Sam Levy plays Gabe as both romantic when he should be practical, and practical when he should be romantic. Even after seven years of dating, Olivia has not yet seen all of the oddities of behavior displayed by both Gabe when under stress and his parents when they show up unexpectedly to help with the move. Mr. Levy wears the mantle of Gabe as if he has lived there all his life. Gabe displays the success of his professional labor while wearing his heart on his sleeve. His insane plan to surprise Olivia with a marriage proposal that he has already disclosed to both his and her parents goes about as well as the move to the new apartment.


Madeleine Braun as Olivia, Sam Levy as Gabe,

A delightful, though smaller, part goes to Jeffory Beckers as Max, the Polish building superintendent. The audience comes to anticipate Max’s next comic contribution to the personal conversations of the main characters each time he comes on stage. Yet despite the Super’s repeated failures to provide help to the couple when needed, Max unexpectedly saves the day. Mr. Beckers does so much with a character who has so little dialogue.


Nancy Kadwill as Lydia, Madeleine Braun as Olivia, Jeffory Beckers as Max, Linda Friday as Karen

Gabe’s mother (Lydia) comes to life through the performance of Nancy Kadwill, a local performer with a list of acting and performance credentials as long as your arm. Lydia’s dedication to her son is as strong as her insane obsession with cleaning. Ms. Kadwill’s talent and experience shine as a doting mother and loving wife who empathizes with her son’s girlfriend’s trials and tribulations on the best and worse day of her young life.


Nancy Kadwill as Lydia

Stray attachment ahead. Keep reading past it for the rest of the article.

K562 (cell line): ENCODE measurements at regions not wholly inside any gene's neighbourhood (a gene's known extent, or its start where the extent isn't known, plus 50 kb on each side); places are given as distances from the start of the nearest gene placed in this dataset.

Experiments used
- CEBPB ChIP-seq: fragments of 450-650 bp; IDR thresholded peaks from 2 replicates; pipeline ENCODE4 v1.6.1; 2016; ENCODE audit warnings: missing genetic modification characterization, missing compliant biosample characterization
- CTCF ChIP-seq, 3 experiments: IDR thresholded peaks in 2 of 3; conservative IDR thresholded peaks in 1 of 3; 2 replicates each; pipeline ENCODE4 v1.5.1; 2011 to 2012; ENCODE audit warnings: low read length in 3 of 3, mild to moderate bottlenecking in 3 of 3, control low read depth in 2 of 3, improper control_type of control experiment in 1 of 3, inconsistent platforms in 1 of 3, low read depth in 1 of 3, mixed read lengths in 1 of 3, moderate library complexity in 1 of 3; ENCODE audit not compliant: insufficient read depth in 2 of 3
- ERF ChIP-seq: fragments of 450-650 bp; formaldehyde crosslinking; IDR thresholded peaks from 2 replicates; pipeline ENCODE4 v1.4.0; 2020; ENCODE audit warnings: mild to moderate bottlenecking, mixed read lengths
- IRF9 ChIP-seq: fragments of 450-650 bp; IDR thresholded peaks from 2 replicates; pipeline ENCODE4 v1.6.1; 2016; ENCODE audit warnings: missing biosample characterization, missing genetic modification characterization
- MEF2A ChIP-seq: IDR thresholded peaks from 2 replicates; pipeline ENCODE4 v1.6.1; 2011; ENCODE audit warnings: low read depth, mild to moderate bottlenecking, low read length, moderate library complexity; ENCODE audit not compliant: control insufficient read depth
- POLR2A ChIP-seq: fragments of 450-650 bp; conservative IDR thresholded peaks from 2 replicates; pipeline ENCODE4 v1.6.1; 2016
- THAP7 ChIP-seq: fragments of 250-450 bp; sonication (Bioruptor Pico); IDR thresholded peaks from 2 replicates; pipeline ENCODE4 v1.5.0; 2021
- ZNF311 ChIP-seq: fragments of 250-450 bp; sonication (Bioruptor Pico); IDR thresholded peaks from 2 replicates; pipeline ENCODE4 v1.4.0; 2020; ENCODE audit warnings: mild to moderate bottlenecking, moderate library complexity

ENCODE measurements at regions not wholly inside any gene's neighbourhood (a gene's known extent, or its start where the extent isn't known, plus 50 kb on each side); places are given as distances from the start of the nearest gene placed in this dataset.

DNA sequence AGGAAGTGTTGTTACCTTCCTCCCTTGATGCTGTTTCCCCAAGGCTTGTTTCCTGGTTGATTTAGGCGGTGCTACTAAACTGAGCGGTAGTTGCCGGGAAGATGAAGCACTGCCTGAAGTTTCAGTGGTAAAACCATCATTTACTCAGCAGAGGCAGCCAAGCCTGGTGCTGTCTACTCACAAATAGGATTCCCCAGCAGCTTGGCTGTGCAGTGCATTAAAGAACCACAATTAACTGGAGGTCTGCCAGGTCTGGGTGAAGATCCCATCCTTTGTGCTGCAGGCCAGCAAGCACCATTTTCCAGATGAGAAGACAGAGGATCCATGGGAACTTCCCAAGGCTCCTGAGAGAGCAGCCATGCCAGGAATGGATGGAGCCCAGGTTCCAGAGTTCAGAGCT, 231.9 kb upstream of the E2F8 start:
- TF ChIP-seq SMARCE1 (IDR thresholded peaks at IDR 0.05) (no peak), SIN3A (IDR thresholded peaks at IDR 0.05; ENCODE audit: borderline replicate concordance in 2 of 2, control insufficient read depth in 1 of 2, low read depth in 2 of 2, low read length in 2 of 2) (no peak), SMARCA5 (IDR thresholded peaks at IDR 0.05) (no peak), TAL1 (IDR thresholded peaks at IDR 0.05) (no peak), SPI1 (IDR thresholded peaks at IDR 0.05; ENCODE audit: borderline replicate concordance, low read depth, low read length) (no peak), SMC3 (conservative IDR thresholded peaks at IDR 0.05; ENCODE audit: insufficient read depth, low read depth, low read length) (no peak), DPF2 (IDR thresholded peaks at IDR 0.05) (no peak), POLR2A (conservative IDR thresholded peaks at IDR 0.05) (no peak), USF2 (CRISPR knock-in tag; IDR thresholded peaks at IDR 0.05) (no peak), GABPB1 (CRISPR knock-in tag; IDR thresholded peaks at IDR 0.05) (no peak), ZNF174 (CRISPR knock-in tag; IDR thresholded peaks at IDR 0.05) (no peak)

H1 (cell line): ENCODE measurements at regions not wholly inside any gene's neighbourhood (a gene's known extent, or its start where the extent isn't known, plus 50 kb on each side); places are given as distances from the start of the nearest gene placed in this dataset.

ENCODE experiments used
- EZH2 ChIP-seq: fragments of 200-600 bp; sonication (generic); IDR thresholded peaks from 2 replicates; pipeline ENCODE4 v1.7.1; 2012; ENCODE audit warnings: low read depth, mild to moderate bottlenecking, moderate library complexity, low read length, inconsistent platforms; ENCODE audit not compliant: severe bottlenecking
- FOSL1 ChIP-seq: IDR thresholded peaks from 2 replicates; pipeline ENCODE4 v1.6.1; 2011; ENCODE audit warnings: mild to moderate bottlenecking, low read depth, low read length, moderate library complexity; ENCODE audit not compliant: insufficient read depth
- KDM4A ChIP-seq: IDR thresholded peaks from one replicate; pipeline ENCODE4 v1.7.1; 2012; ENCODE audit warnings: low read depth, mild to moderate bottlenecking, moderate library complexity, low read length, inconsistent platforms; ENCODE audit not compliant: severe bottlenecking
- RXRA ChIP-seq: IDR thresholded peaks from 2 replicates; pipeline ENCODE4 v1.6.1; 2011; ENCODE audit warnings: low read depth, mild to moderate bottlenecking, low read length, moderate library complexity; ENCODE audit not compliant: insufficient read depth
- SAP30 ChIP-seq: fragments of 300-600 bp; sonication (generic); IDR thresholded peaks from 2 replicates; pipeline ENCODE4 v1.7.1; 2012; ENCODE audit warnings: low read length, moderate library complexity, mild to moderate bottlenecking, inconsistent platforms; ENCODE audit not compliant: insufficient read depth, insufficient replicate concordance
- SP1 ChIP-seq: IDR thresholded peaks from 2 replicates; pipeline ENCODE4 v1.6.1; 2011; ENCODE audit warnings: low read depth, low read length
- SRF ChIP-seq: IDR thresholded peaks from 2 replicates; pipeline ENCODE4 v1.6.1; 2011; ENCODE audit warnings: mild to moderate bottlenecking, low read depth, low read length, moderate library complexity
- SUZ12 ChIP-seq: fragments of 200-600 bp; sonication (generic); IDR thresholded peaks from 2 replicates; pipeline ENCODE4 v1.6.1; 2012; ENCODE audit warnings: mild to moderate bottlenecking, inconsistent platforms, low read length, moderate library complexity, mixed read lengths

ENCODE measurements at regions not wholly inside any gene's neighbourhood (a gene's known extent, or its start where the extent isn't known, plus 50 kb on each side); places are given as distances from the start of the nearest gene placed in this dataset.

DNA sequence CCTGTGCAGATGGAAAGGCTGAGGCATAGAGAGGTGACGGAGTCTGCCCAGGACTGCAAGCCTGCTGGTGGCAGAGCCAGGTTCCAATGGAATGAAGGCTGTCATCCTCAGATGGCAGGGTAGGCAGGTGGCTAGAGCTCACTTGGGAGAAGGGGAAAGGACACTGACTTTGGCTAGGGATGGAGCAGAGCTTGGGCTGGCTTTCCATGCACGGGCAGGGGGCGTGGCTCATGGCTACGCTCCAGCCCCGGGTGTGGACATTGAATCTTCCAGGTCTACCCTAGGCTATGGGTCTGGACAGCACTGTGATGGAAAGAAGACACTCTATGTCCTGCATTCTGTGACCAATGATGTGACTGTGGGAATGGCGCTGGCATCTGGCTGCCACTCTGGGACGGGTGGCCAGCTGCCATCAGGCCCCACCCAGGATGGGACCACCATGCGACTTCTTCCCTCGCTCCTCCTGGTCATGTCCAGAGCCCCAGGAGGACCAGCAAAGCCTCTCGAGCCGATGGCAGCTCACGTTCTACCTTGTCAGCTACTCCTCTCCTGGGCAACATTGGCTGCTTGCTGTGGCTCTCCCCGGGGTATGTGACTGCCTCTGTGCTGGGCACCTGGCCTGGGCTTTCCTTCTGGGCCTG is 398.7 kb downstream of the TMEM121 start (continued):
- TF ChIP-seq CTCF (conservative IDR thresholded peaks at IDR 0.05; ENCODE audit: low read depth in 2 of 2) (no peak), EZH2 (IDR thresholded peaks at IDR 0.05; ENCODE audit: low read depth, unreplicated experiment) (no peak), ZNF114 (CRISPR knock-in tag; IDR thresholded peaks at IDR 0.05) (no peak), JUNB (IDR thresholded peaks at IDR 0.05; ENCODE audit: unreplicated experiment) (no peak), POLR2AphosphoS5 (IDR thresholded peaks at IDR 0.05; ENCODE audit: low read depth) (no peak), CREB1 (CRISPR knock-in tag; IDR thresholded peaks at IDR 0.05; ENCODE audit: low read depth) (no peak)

Linda Friday, another actress with her own lengthy list of fine acting credentials, is Karen, the mother who taught her daughter things based upon her own mistakes as a young woman. Although Karen found happiness in her second marriage later in life, she still believes that a twenty-seven-year-old Olivia has not experienced enough of life herself to settle down. Ms. Friday portrays Karen as the anchor which helps keep the others based in reality despite the insanity surrounding them, and who comes to appreciate the things her daughter taught her.


Madeleine Braun as Olivia, Linda Friday as Karen

Speaking of insanity, I must applaud the performances of both Patrick Gallagher (Carter) and Wesley Hrabina (Wyatt), as the respective fathers of the young couple. When sober through the first act, they are both witty and drole. When not so sober in the second act, their antics are insanely hilarious. Oddly enough, their fatherly advice seems to get better as their mental faculties obviously deteriorate.


Sam Levy as Gabe, Wesley Hrabina as Wyatt

A nod of thanks also goes to the Director’s husband, Ray Thompson as Set Designer, and to Colleen Algeo, Scenic Artist, and their crews for providing a not-so-fond memory of what it feels like to move into a new starter home or apartment, as well as for some unique DIY ideas on how to fit new furniture there.


My thanks to the DCP creative team for giving this play a second chance and for bringing it to life though this great production staff and cast! My mother taught me not to waste an opportunity – I recommend that you take this opportunity to enjoy another wonderful comedy at DCP Theater!


Things My Mother Taught Me Plays March 1-March 10th for tickets click the button below.


All Photos Courtesy of Stephen Gordon Studios